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What to Play Now?

By Tim Eisen on February 27, 2019 | Columns | Comments

What to Play Now?

During the coldest times of the year, we of the artic regions tend to roll a huge snowball in front of our ice shanties, grab a big ole slab of moose shank, hunker down next to the heat coming off our PC’s and game away. This season I was able to dabble in Fortnite, spoil myself with the bliss that is the Nintendo Switch and finish up with the new American Classic, Red Dead Redemption 2. Looking at the calendar and seeing a solid four more months of winter left I have to ask myself, what’s next?


The most glaring issue, if you happen to come to a site named MMORPG.com to read about MMORPG’s, is that a MMORPG was not on my list! Worse yet, there isn’t one on my upcoming titles list either! I’ve failed at the most basic tenant of my role here! What is life?

I badly want to play a MMORPG that isn’t in “Beta” but I don’t know where such a game resides. 99.9 percent of MMORPGers agree, we are witnessing MMORPGlobal Warming. The climate of the MMORPG sphere has changed substantially since its peak during the early two-thousands. What’s left is a landscape savaged by draught and communities formed not around new games today, but around memories of the used to be and hope for tomorrows that never seem to come. The response to this bone-dry climate is a two-pronged evolution of what defines a MMORPG.

The first is that we’ve been more accepting of games that are MMOish. We seek refuge in them because they are all we have. They offer us a taste of what we long for but they lack the legitimacy we need to sustain our long-term retention. Then again long-term retention isn’t what it used to be either. That brings us to the second development, one that redefines our concept entirely.

I submit to you, the keyboard warriors of MMORPG.com, the idea that a Massive Multiplayer Online Role Play Game is no longer any one game but rather how the fans of the genre engage in gaming. MMORPG right now means people go into a voice chat app, they play different games and they chat. Then, generally, when the guild schedules it, most of them jump into the same game. What do we have? We have massive amounts of players, playing multiplayer games, online. That...that’s...man that just not working for me. I was really pushing for some kind of silver lining Paul McCartney look at the bright side concept but I just talked myself right out of it.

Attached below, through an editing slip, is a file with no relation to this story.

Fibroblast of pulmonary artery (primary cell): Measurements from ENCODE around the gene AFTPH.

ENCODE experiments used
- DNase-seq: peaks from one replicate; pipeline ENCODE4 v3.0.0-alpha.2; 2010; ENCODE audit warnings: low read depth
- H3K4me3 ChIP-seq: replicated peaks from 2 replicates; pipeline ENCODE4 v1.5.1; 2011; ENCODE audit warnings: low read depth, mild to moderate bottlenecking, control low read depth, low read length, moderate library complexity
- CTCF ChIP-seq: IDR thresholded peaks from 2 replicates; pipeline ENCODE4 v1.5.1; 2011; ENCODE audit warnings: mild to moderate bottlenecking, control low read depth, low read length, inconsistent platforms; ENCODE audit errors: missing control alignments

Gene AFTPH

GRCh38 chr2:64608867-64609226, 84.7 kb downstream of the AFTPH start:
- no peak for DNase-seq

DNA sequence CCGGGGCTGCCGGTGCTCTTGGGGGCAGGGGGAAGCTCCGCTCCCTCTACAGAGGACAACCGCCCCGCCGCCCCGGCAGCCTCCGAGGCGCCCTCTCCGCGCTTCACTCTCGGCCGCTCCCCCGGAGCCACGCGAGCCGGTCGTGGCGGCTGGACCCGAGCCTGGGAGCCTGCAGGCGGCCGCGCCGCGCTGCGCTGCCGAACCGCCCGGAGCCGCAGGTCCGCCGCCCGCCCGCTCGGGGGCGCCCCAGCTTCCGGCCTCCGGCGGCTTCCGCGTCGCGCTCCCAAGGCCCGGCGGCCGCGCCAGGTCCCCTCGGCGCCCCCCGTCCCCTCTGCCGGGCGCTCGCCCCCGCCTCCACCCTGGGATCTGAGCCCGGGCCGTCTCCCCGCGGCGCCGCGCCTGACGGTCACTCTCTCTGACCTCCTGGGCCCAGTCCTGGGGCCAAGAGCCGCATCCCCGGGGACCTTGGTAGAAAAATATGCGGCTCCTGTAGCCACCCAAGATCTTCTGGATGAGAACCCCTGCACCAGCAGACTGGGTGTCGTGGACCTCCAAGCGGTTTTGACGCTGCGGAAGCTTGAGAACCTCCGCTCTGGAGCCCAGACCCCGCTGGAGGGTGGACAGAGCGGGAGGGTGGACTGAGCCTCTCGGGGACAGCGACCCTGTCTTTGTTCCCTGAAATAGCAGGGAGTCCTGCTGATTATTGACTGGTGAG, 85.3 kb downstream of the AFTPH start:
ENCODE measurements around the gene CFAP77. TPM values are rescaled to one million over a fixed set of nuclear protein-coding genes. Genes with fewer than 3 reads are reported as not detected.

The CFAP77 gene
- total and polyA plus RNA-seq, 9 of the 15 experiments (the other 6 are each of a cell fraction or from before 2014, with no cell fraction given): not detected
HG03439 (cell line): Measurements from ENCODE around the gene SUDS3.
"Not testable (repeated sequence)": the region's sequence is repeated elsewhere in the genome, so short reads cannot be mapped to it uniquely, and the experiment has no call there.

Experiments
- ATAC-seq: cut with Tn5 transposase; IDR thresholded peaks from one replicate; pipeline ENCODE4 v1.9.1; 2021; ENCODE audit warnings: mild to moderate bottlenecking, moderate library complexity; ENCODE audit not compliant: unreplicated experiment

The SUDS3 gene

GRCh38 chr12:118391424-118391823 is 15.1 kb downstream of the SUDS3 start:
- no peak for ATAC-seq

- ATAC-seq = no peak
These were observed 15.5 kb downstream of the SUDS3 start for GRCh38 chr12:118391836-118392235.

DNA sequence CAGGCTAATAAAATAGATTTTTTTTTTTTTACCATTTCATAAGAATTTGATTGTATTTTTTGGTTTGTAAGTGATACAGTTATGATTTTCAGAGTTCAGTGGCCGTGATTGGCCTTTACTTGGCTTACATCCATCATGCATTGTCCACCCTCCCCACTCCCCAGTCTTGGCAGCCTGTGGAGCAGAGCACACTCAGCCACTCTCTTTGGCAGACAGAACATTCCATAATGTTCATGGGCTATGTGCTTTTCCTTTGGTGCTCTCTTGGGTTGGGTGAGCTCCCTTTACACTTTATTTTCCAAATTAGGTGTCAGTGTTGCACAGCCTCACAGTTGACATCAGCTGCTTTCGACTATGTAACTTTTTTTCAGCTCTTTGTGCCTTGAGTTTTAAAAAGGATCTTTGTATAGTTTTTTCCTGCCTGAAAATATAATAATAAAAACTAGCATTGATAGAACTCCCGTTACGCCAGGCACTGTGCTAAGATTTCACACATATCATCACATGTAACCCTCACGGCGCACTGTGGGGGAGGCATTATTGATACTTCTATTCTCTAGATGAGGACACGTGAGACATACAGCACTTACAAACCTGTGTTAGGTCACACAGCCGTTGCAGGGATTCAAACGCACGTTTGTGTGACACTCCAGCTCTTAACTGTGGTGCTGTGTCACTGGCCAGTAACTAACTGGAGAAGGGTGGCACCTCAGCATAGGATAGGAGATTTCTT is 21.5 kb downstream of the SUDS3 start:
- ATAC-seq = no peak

Gaming changed and I’m not sure how a traditional MMORPG fits within the current fast food nature of the now. Don’t get it twisted, it’s lame, but it’s beautiful in an organic way. Not having MMORPG’s to play isn’t ideal, but communities of folks like all of us verbal PVPing on places like this site is downright poetic. A dark comedy of sorts!

MMORPGers driven by their social desires seeking refuge in unique places then turning those not MMORPG entities more MMORPGish, I like that concept! There is strength and pride in that line of thought! It’s not that surprising either. Not when you consider the caliber of people within our anachronic genre. We have Candia levels of durability and the technological skills to rebuild the games we loved from scratch. Here’s a toast to us, we don’t play with legos, we make castles out of sand!

(Wait, no...that metaphor is wrong. More like we get legos and we pour sand on them...no that’s not it either. We go into games that aren’t MMORPG’s, then make them more MMORPGish...so we get legos and we use lighters to melts the blocks togeth....no...)

We’re like...like MMORPG Coyotes! Survivors adrift on the dusty plains never settled and always in search for the next MMORPG Oasis only to find out it’s another crowdfunded mirage! (Now you just started over with something entirely different!) I’m not even sure what I’m saying at this point, that must mean this is the end. Until next time, keep playing other games or using other sites and bringing the MMORPG feels to them...and, if you think of a better metaphor, feel free to drop it in the comments below. I know a writer that could use one of those almost as much as a new MMORPG to play until the spring thaw brings forth twitterpation and clears the trails again.

Tim Eisen / I roleplay a wordsmith that writes about the technological and social evolution within the game industry